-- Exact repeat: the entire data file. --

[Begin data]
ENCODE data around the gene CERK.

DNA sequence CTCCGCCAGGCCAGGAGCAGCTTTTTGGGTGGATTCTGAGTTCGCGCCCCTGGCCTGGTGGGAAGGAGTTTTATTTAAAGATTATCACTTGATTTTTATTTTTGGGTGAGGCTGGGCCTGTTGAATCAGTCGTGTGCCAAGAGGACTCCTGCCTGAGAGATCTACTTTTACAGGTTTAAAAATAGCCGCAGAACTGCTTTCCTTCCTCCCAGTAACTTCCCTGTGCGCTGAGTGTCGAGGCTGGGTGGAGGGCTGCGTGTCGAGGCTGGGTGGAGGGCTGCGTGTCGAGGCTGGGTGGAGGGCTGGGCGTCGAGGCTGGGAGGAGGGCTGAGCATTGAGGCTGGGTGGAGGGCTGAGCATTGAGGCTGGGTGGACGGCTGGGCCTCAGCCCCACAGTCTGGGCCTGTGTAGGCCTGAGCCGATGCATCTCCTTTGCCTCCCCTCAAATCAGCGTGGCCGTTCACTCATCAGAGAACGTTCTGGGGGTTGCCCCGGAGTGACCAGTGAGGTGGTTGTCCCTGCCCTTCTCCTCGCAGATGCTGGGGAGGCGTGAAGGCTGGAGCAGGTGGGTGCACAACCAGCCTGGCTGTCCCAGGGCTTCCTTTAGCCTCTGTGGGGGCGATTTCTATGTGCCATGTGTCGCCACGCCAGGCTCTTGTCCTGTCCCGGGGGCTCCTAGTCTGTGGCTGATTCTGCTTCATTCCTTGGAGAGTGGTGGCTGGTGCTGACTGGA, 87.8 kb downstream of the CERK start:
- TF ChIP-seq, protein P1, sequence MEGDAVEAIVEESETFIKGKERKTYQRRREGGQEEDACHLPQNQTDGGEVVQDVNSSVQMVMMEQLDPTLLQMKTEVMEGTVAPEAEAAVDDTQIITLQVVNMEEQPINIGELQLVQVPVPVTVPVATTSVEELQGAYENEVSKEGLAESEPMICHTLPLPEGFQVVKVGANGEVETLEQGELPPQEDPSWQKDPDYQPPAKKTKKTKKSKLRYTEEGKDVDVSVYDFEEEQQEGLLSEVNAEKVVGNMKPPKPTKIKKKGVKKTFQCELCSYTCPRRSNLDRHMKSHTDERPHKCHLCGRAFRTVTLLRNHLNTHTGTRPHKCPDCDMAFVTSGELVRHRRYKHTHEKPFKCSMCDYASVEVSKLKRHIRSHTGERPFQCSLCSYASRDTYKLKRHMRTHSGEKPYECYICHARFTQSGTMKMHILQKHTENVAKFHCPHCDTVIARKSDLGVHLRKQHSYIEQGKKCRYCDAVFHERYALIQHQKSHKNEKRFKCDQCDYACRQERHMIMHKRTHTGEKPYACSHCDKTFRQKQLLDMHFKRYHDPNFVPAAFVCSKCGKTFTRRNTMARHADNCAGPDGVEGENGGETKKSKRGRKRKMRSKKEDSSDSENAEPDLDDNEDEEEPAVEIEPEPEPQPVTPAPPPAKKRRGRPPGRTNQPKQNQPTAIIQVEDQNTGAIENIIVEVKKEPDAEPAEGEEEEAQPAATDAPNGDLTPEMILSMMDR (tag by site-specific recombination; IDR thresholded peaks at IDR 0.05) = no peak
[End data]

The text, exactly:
ENCODE data around the gene CERK.

DNA sequence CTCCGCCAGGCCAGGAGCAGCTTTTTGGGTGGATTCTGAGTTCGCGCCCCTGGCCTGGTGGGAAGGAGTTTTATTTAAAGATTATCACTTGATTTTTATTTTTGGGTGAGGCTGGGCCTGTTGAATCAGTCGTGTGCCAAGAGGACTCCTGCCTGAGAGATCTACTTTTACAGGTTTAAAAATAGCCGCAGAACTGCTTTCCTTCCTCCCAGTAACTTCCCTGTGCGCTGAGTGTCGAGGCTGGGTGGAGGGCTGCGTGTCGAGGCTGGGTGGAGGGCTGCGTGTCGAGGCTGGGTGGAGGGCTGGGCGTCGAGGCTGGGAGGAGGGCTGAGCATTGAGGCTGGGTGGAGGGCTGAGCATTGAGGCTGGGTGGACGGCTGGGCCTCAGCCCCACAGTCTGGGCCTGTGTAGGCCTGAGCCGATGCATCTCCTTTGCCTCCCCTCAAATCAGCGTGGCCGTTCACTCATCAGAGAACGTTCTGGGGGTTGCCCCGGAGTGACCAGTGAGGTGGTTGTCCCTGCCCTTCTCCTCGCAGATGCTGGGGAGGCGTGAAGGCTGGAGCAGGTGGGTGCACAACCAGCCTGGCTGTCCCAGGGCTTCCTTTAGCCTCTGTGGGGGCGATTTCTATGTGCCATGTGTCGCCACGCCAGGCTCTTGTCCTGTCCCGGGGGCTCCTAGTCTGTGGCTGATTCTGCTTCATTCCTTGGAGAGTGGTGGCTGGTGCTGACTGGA, 87.8 kb downstream of the CERK start:
- TF ChIP-seq, protein P1, sequence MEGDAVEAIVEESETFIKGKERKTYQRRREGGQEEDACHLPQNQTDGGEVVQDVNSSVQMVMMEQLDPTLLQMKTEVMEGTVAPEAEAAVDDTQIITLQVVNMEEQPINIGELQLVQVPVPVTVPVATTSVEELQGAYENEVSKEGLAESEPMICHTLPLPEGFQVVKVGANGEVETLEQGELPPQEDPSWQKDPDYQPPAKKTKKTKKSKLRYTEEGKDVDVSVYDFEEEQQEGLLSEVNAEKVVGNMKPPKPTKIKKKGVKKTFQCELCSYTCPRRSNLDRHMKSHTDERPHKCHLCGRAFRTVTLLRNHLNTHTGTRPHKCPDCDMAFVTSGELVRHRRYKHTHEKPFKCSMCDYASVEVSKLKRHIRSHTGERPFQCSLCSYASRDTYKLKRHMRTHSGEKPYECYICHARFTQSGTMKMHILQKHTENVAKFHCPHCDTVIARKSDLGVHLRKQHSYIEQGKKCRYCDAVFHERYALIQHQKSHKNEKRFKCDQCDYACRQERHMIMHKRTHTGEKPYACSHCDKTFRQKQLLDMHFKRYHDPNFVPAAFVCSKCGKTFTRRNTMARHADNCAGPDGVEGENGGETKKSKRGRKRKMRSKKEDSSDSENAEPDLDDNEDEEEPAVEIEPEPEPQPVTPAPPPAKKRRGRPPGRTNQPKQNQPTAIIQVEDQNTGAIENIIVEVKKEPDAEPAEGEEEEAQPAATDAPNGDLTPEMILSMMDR (tag by site-specific recombination; IDR thresholded peaks at IDR 0.05) = no peak